Study Evaluates Placement of Inferior Vena Cava Filters Before Bariatric Surgery
June 26, 2019—Findings from a nationwide observational study of prophylactic inferior vena cava filters (IVCFs) placed before bariatric surgery were published by Satyajit Reddy, MD, et al in Journal of the American College of Cardiology (JACC): Cardiovascular Interventions (2019;12:1153–1160).
The aim of the study was to determine in-hospital mortality, postsurgical thromboembolic events, and health care costs associated with the procedure. The investigators concluded that prophylactic IVCF implantation before bariatric surgery was associated with worse clinical outcomes and increased health care resource utilization.
In the study, investigators identified obese patients who underwent bariatric surgery from January 2005 to September 2015 using the National Inpatient Sample database. Using propensity score matching, outcomes for patients receiving IVCFs were compared with outcomes of those who did not receive IVCFs.
As summarized in JACC: Cardiovascular Interventions, the database included 258,480 patients who underwent bariatric surgery. Of these patients, 1,047 (0.41%) had prophylactic IVCFs implanted.
The investigators found that patients with prophylactic IVCFs compared with those without IVCFs had a significantly higher rate of the combined endpoint of in-hospital mortality or pulmonary embolism (PE) (1.4% vs 0.4%; odds ratio, 3.75; 95% confidence interval [CI], 1.25–11.3; P = .019).
Additionally, prophylactic IVCFs were associated with higher rates of lower extremity or caval deep vein thrombosis (1.8% vs 0.3%; odds ratio, 6.33; 95% CI, 1.87–21.4; P < .01), length of stay (median, 3 days vs 2 days; P < .01), and hospital costs (median, $63,000 vs $37,000; P < .01), reported the investigators in JACC: Cardiovascular Interventions.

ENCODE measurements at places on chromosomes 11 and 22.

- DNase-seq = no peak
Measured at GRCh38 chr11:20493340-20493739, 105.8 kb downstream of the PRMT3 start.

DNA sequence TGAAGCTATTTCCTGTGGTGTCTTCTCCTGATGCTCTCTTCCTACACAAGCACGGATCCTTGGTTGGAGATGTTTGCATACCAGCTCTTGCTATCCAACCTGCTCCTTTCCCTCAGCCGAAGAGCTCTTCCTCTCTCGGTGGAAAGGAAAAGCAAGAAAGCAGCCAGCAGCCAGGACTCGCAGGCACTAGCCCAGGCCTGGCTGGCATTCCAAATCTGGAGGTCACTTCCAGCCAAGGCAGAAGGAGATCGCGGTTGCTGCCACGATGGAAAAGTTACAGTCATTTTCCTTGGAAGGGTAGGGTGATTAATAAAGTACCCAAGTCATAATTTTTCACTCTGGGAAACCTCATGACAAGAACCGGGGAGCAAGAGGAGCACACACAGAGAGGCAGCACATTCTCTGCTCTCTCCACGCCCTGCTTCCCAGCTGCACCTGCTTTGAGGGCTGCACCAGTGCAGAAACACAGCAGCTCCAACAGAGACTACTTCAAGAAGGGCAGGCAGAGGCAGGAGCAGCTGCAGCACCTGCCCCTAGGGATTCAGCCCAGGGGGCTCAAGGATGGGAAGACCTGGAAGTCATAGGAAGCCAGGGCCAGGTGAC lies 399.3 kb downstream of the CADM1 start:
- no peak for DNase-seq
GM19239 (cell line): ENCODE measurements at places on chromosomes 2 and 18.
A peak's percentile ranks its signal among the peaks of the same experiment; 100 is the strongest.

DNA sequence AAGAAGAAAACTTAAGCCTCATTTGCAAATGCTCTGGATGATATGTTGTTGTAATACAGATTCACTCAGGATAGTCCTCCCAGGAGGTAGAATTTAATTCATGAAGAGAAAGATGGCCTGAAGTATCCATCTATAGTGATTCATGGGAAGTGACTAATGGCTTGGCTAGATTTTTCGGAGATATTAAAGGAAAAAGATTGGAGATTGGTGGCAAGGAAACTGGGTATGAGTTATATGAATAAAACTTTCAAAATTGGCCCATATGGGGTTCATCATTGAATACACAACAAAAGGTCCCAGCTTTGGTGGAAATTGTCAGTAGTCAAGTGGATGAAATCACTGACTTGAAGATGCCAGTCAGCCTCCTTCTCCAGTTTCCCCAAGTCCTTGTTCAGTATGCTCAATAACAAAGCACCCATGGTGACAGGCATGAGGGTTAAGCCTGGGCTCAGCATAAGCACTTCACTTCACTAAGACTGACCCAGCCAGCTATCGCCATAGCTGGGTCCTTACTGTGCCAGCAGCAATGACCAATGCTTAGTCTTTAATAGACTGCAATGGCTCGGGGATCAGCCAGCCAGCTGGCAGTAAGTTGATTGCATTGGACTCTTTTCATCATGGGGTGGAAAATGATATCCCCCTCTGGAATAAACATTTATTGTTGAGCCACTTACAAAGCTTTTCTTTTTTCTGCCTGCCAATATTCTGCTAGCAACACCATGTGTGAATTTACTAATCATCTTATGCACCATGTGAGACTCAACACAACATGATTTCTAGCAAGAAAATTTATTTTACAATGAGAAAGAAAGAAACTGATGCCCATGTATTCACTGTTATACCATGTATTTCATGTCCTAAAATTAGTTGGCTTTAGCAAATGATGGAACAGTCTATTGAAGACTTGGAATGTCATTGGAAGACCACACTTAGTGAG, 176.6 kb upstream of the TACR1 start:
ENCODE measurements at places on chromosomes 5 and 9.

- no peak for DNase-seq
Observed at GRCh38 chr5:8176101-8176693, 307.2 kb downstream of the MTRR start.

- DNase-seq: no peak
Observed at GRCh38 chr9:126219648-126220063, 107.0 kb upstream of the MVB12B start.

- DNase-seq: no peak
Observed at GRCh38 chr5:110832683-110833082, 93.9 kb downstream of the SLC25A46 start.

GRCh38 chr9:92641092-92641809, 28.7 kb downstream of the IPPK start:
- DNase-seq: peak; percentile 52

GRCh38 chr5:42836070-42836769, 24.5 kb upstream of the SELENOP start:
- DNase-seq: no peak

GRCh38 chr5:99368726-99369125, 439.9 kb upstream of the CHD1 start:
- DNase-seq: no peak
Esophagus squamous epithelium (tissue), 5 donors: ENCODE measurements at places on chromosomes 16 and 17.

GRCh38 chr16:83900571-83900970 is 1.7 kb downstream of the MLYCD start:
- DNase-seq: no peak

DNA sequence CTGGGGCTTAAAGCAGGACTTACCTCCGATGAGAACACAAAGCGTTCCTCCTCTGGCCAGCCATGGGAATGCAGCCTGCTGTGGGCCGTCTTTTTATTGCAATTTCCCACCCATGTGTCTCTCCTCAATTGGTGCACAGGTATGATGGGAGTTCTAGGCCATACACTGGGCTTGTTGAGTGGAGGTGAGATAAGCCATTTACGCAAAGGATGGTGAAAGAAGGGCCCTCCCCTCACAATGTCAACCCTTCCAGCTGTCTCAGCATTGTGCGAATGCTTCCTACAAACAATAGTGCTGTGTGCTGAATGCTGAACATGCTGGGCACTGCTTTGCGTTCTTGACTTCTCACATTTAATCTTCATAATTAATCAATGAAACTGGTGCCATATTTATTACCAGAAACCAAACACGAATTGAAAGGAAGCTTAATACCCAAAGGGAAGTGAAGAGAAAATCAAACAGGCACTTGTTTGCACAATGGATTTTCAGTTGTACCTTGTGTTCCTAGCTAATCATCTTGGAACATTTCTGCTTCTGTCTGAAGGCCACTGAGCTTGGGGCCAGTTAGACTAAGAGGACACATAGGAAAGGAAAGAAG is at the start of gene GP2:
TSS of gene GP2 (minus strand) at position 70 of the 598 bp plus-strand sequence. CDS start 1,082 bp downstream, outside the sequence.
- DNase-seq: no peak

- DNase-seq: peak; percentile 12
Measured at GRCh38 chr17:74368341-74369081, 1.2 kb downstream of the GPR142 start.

Riyaz Bashir, MD, the study's Senior Investigator, commented to Endovascular Today, “The effectiveness of IVCF insertion before bariatric surgery for primary prophylaxis against PE is unknown and controversial and is also considered off-label because it lies outside of the official recommendation by the FDA. Our results from this 11-year nationwide observational study suggest that attempting to safeguard bariatric surgery patients from PE-related morbidity and mortality with prophylactic IVCFs is ineffective and should not be performed routinely without further evidence supporting its use. Research and development of other alternative options, such as pharmacologic deep vein thrombosis prophylaxis, mechanical lower extremity compression devices, and early postoperative mobility strategies of these obese surgical patients, may be higher yielding endeavors for protection against venous thromboembolism.” Dr. Bashir is Professor of Medicine and Director of Vascular and Endovascular Medicine at Temple University Hospital in Philadelphia, Pennsylvania.